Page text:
knowledge | 6 November 2018 |
Brexit and Corporate Structures: Planning for Uncertainty
Although the outcome of negotiations between the UK and the EU still is uncertain nonetheless it is possible to identify some areas of focus for Irish companies with UK directors, a UK presence or UK companies within their corporate group.
Corporate structures are put in place for a variety of reasons and often include an Irish registered company with a presence in the UK, for example, a UK incorporated subsidiary or holding company. These structures will need to be reviewed to determine whether they are still effective for their intended purpose and / or that they continue to fulfil conditions necessary to avail of relevant exemptions, particularly those availing of tax reliefs or accounting and reporting concessions.
EEA Resident Director
The Companies Act (the “Act”) requires every Irish registered company to have at least one director who is resident in an EEA member state failing which an insurance bond is required or a certificate (from the Registrar of Companies) that the company has a sufficient economic link is necessary. A company relying on a UK-resident director will need to consider whether a bond needs to be secured or whether the director should be replaced with or supplemented by another director who is resident in an EEA member state or to obtain the appropriate certificate from the Registrar of Companies.
Guarantee by Holding Company
Under the Act there is a procedure whereby a subsidiary company can file consolidated financial statements of its holding company (established under the laws of an EEA member state) rather than to file its own accounts, provided that the holding company provides a guarantee of the subsidiary’s commitments and liabilities. If the relevant holding company is established in the UK, then any such arrangement will need to be re-considered.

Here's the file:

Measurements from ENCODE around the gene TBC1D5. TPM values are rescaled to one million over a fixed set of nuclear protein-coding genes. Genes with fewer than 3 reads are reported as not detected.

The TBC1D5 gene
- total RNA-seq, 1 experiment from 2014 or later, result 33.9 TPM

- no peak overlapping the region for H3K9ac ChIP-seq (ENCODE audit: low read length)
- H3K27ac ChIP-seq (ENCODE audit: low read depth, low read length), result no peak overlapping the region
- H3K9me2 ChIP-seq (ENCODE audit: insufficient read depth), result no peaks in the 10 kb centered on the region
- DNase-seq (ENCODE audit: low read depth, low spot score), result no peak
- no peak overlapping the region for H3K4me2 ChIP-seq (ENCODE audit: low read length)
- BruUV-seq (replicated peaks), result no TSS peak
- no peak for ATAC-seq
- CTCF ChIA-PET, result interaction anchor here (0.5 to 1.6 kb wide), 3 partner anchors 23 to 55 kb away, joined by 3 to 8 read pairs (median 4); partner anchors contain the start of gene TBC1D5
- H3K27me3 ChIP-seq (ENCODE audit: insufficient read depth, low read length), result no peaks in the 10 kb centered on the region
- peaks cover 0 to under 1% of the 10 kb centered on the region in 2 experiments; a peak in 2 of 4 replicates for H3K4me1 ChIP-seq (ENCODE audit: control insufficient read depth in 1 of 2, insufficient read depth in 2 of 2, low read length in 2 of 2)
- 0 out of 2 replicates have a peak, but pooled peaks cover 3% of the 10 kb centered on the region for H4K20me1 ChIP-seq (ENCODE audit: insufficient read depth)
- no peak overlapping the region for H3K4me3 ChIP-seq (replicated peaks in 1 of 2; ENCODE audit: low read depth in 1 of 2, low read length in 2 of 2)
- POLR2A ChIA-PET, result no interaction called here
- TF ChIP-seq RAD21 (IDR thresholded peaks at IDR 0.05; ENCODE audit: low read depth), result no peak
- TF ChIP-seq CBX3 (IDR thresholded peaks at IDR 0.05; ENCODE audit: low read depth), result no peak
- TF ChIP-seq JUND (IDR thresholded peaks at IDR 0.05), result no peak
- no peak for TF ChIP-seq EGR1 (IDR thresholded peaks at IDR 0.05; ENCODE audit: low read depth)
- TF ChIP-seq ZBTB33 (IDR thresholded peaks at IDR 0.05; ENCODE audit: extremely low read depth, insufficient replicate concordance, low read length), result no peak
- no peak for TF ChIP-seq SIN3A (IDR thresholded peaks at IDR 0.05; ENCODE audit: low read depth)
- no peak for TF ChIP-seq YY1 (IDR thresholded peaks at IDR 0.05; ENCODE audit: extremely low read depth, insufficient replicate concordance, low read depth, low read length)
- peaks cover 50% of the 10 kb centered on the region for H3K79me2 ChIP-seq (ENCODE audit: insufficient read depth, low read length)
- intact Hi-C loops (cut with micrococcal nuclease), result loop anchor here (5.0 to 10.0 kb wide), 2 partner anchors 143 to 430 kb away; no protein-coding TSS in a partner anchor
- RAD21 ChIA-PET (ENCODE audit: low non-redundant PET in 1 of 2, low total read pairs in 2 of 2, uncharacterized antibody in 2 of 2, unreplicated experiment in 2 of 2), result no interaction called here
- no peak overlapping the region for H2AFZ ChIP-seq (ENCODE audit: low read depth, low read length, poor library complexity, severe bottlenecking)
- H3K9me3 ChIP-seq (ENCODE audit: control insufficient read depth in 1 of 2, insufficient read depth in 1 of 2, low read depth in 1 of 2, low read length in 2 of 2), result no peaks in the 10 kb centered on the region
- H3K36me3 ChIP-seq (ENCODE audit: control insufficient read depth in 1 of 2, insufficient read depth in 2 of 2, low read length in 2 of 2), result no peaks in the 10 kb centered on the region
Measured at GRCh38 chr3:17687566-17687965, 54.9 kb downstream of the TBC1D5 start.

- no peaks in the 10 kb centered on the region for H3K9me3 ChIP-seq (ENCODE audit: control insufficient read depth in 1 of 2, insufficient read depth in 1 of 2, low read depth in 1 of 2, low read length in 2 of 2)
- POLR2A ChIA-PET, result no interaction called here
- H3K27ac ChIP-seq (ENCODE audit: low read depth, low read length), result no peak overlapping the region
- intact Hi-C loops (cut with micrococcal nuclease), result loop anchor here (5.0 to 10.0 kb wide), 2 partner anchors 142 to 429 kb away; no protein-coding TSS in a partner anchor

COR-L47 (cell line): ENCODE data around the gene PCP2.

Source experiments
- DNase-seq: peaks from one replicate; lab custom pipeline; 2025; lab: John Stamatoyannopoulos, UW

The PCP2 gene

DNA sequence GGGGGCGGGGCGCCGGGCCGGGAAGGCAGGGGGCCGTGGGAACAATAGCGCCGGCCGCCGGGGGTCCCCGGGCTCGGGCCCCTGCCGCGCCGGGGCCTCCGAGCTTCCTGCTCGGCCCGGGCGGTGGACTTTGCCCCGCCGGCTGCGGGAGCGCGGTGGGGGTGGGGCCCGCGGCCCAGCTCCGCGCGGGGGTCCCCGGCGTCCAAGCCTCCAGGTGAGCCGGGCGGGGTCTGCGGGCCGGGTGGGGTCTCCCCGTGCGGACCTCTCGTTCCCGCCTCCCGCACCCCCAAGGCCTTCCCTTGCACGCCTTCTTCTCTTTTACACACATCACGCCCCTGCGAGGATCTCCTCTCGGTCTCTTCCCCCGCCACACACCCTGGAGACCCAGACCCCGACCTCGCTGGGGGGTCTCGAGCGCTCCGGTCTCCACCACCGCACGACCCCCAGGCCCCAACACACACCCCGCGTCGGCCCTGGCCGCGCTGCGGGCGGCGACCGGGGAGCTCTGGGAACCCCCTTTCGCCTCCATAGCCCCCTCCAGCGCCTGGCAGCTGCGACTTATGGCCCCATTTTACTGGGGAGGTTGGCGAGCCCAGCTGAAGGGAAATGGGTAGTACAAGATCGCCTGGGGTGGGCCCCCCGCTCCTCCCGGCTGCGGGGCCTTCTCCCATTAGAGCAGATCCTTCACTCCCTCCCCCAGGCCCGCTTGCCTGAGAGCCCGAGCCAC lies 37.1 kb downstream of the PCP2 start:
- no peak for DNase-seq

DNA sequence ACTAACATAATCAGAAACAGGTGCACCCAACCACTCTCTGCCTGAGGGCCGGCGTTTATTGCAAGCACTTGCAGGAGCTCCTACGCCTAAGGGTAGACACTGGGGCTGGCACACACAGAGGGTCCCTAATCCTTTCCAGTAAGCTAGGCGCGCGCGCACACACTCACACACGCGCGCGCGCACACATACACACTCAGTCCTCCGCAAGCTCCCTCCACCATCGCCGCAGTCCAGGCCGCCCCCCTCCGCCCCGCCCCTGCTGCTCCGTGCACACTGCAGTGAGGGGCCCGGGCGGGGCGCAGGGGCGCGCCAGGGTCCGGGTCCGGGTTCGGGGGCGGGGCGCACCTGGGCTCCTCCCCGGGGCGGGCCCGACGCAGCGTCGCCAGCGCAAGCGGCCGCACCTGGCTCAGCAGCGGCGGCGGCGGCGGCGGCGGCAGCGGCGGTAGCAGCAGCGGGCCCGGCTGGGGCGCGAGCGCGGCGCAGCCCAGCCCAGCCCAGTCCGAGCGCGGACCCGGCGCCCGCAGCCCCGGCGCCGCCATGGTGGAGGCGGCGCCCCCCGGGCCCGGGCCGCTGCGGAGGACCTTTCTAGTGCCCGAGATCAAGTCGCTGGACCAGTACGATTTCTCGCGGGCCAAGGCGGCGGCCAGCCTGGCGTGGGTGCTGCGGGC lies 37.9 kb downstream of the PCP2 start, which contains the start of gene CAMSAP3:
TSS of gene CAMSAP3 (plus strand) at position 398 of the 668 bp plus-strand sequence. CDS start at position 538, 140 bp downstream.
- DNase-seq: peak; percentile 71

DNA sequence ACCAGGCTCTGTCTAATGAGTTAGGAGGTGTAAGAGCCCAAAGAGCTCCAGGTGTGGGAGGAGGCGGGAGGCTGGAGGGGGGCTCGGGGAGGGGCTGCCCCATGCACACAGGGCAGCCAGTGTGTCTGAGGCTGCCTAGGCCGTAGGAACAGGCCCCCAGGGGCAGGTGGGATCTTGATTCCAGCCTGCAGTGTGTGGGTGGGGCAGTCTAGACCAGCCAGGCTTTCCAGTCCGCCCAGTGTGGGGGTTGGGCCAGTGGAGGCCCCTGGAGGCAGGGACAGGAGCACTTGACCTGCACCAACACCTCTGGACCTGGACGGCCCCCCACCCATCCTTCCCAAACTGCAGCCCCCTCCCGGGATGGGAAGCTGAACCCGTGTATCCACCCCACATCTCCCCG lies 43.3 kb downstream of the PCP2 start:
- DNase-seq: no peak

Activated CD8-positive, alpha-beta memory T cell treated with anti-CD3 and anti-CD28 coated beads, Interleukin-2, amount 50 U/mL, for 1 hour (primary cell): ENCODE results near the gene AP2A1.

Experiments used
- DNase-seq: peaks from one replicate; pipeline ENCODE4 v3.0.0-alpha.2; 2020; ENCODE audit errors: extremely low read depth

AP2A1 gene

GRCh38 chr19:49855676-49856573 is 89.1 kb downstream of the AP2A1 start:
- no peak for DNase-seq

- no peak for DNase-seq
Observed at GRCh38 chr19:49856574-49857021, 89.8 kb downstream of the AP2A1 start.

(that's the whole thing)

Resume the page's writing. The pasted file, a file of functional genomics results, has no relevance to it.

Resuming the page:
The Act provides that a holding company that is a subsidiary undertaking of an EEA-registered undertaking may avail of the exemption from the obligation to file group financial statements where certain other requirements are satisfied. These may need to be considered in light of a group’s current filing arrangements.
Mergers, Reconstruction and Amalgamation
Cross-border mergers involving UK-registered companies will no longer be permitted under the Cross-Border Merger Directive because for that to apply at least two of the merging entities must be governed by the laws of different EEA member states. Cross-border mergers involving a UK company that are currently contemplated or which are in progress should be completed by 27 March 2019 as, in the absence of transition arrangements, the relevant court will not have jurisdiction to make the necessary orders to give effect to the merger after that date.
It is a consideration in determining whether Reconstruction and Amalgamation of Companies Relief under section 80 of the Stamp Duties Consolidation Act 1999 can be validly claimed that the acquiring company must be a limited liability company incorporated in a EU member state or in an EEA member state.
A UK company that has registered as a branch in Ireland will become a third country business. The documentation to be filed in the Companies Registration Office in Ireland will change (although otherwise there ought not to be any material adverse change in the company law circumstances of the UK company’s Irish branch).
In reviewing their corporate structures, businesses should ask whether they will need to establish a new legal presence or business presence elsewhere in the EU whether by way of incorporation, branch or by a strategic merger or acquisition. If that is the case, then matters such as regulatory consents (where relevant) and contract implications will also need to be considered.
This document has been prepared by McCann FitzGerald LLP for general guidance only and should not be regarded as a substitute for professional advice. Such advice should always be taken before acting on any of the matters discussed.